MCCs are also employed for taxation; they inform cardholders whether a particular transaction requires filing a tax return with the IRS. Businesses are often obliged to declare the acquisition of services but not products.
Why are MCCs important?
The following are some ways that MCCs may improve your card programme:
Imposing expenditure restrictions
Using MCCs, you may either forbid particular business kinds from using issued cards or let cards to be used exclusively at specific company types. For instance, you may implement spending limitations such that your cards can only be used for transactions with travel-related MCCs if you’re building a travel expenditure platform. Certain high-risk MCCs, including gambling, are required to be blocked at a programme level by some of our issuing bank partners.
Gathering data on cardholder spend
Every transaction includes MCC data, which is also available on the Authorization object along with other useful transactional facts including the amount, the authorization method, and extra information about the merchant where the card was used.
Cardholder rewards are made possible via MCCs. For instance, every transaction with a company that has an MCC allocated for office goods would alert you to distribute that reward if you offer cardholders 3% cash back on business supplies.
How MCCs Can Boost Credit Card Rewards
If a person has a rewards card, they will often earn more rewards if they are aware of their MCCs. Consider you have a credit card with a restaurant bonus of 5 points for every $1 spent. The MCCs are how the credit card provider assesses whether credit card transactions occurred at a restaurant. You won’t receive 5 points for every $1 spent if you purchase lunch at a tiny mom-and-pop business that doubles as a restaurant and a grocery shop and the MCC identifies the business as a grocery store.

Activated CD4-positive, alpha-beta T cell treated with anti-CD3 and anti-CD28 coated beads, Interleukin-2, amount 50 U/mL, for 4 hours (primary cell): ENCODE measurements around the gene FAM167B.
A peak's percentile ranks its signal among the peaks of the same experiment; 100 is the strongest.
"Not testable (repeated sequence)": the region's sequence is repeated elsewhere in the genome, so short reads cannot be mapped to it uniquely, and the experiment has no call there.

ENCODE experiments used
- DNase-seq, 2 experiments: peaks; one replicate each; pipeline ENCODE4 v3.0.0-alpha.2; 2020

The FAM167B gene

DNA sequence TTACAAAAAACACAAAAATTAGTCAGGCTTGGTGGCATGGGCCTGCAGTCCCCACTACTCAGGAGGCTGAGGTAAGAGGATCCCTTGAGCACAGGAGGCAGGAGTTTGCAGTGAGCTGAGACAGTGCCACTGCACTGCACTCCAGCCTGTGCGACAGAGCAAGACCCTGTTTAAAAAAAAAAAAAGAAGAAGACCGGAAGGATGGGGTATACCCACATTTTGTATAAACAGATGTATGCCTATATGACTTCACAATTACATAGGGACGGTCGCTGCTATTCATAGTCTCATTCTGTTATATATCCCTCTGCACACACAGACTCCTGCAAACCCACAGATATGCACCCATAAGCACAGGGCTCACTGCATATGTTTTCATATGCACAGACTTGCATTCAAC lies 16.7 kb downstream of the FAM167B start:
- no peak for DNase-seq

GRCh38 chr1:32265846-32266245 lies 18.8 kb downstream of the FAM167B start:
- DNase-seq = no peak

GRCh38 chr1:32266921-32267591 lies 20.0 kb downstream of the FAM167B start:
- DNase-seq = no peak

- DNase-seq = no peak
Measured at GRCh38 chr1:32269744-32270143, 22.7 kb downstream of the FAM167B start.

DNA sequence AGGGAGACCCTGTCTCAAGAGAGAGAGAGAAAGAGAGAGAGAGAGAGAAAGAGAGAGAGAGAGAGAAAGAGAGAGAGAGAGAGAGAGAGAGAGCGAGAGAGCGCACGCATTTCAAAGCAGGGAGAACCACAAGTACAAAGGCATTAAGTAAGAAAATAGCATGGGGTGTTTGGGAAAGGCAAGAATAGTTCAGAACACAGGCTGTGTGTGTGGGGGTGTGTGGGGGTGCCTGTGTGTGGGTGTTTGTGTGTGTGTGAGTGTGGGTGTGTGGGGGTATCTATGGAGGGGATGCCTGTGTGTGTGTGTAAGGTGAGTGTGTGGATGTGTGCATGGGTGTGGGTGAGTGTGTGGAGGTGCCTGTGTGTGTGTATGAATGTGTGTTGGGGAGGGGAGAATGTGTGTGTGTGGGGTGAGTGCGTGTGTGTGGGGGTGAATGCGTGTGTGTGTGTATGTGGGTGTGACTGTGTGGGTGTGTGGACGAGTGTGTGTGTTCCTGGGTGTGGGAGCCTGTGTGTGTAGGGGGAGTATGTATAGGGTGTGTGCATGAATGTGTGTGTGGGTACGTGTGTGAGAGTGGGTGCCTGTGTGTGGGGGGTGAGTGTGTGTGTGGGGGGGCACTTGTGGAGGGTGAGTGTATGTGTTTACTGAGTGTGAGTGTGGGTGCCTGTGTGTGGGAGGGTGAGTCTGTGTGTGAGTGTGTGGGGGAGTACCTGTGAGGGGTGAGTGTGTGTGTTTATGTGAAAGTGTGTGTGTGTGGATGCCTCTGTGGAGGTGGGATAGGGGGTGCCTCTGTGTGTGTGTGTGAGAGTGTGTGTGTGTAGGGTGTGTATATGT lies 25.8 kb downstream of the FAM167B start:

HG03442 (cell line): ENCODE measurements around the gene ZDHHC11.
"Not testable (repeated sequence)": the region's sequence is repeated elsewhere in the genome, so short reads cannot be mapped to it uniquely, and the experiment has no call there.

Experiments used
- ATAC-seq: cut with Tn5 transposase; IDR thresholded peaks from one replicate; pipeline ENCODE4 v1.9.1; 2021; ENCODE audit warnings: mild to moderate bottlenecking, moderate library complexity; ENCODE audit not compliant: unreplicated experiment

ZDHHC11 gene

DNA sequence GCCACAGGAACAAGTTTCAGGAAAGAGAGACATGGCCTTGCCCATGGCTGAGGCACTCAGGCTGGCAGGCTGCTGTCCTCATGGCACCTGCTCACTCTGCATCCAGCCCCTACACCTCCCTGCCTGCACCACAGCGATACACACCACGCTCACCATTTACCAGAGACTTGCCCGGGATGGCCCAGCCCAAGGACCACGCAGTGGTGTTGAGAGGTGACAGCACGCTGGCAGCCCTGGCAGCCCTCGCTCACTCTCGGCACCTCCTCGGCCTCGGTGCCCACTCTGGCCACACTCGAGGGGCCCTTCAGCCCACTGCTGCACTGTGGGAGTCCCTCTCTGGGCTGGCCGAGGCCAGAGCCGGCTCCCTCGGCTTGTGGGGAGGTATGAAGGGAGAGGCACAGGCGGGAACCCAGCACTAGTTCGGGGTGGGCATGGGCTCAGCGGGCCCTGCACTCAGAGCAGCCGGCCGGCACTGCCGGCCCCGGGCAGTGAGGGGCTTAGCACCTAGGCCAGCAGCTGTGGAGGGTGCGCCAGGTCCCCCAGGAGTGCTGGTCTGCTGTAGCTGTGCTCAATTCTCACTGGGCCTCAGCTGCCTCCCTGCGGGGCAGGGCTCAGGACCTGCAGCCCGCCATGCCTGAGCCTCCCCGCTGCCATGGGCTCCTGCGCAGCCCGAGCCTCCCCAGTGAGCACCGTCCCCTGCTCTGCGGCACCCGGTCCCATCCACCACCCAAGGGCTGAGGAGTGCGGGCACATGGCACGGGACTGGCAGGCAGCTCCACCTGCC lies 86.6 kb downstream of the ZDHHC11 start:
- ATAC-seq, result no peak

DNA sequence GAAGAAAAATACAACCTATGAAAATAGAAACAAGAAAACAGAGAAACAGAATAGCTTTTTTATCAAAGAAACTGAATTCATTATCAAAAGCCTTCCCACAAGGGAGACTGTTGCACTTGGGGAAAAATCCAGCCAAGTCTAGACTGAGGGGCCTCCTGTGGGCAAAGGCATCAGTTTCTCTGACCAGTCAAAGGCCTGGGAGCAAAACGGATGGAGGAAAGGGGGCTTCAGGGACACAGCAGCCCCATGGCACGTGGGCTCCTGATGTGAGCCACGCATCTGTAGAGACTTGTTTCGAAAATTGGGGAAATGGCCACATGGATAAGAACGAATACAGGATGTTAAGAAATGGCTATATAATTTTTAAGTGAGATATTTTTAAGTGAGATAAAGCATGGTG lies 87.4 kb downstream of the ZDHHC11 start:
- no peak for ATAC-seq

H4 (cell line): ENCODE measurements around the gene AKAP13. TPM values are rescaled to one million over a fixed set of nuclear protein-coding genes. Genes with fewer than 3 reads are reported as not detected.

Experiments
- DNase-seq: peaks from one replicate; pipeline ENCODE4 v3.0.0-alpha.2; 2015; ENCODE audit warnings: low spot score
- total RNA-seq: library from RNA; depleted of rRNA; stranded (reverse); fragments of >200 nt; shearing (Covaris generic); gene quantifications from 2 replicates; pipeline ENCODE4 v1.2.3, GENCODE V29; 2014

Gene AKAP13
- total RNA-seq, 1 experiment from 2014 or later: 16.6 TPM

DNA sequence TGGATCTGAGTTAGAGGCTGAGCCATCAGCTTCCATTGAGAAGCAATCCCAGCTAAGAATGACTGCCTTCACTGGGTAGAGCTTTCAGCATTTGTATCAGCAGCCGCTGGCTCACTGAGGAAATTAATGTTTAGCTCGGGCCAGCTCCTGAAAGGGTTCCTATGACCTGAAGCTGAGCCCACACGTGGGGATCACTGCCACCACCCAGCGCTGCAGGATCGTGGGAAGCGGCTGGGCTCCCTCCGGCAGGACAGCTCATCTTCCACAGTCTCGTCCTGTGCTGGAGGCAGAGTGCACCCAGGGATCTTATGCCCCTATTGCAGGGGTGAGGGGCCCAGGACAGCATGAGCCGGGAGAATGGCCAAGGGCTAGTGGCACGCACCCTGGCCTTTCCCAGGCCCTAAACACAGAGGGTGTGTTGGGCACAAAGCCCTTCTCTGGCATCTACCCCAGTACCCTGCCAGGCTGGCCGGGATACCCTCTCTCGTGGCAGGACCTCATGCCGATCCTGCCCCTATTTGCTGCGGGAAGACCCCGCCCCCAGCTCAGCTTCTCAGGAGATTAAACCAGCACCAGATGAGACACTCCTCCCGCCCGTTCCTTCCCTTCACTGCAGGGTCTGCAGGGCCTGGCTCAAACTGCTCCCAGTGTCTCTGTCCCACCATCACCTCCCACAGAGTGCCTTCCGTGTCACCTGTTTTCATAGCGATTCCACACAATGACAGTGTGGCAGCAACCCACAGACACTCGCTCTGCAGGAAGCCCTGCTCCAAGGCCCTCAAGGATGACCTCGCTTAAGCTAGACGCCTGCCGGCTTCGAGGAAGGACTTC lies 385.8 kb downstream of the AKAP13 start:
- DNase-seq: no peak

To maximise your cash back, use a different credit card, like one that pays you 3% back on grocery store purchases, if you often visit this location and are aware of its connected MCC.
Another option is that, despite the fact that the transaction had an MCC that should have triggered the bonus, the credit card company did not award you the proper number of points or cash back. In this situation, you can get in touch with the credit card provider and request that they fix the mistake.
Look at your credit card statement to see how a transaction is classified. You can check how the credit card company has categorised the transaction under “category.” To make the information easier to grasp, the statement often gives the category name (such as “grocery stores” or “drug stores”) rather than the MCC.
The fact that different entities and organisations utilise different sets of merchant category codes is a bothersome element of MCCs. The category code ranges, however, are uniform. Following is a list of the code ranges for several industries:
- 0001–1499: Agricultural services
- 1500–2999: Contracted services
- 4000–4799: Transportation services
- 4800–4999: Utility services
- 5000–5599: Retail outlet services
- 5600–5699: Clothing stores
- 5700–7299: Miscellaneous stores
- 7300–7999: Business services
- 8000–8999: Professional services and membership organizations
- 9000–9999: Government services